A 19-year-old man was sent to the emergency department following a pitch-side assessment for suspected concussion, unexplained upper abdominal tenderness and vomiting, following a high-impact tackle during a rugby match. A Focussed Assessment with Sonography for Trauma (FAST) scan performed in the emergency department suggested intra-abdominal free fluid, and subsequent head and abdominal CT imaging showed no intracranial lesion but confirmed a significant haemoperitoneum due to large splenic tear and bleeding. An emergency splenectomy was performed, which confirmed the rupture of an enlarged spleen with blood loss of almost 2 L into the peritoneal cavity. The patient made a full recovery following surgery. A subsequent histological examination revealed granulomatous inflammation characteristic of infectious mononucleosis. This unique case illustrates that physically fit patients with early hypovolaemic shock can present with symptoms mimicking concussion.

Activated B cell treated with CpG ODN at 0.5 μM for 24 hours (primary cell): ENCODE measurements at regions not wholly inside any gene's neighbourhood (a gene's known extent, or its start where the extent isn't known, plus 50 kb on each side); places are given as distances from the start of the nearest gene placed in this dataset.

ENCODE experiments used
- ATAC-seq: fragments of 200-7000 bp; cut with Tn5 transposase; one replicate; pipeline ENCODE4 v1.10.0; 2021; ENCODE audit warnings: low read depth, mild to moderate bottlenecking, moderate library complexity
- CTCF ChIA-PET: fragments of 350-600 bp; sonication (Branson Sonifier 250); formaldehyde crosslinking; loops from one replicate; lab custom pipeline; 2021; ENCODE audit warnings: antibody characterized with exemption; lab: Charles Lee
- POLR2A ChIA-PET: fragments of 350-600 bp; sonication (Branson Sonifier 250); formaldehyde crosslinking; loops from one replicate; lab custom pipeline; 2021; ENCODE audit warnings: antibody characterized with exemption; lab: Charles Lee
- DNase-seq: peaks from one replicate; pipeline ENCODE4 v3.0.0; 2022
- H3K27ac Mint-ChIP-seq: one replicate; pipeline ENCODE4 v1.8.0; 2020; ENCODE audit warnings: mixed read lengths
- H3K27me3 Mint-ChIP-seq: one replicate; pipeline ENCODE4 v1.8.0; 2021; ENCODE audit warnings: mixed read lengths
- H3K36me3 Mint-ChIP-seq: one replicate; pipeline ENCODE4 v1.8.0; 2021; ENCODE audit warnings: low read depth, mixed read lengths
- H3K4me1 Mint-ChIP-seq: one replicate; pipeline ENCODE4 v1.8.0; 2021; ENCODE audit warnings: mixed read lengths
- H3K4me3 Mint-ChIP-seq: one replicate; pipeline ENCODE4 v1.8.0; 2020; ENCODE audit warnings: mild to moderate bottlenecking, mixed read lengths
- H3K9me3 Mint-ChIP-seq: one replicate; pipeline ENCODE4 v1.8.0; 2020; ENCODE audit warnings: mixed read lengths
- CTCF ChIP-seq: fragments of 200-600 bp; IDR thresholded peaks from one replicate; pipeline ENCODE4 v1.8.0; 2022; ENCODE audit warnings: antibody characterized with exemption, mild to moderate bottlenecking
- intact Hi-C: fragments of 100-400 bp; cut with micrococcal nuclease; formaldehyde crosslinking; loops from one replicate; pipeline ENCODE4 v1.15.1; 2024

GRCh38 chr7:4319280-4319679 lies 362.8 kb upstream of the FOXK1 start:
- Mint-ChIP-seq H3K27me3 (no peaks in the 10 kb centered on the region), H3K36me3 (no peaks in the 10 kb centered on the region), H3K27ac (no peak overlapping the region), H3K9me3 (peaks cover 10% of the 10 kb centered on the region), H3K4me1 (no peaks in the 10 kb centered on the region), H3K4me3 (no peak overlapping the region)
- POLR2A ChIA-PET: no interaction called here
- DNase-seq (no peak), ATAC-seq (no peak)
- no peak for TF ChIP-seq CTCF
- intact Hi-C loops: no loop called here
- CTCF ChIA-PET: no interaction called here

Bmj case rep
ear, nose and throat/otolaryngology, infectious diseases, prehospital, sports and exercise medicine, trauma, Athletic Injuries, Confusion, Diagnosis, Differential, Emergency Treatment, Football, Hemoperitoneum, Humans, Infectious Mononucleosis, Male, Spleen, Splenectomy, Splenic Rupture, Young Adult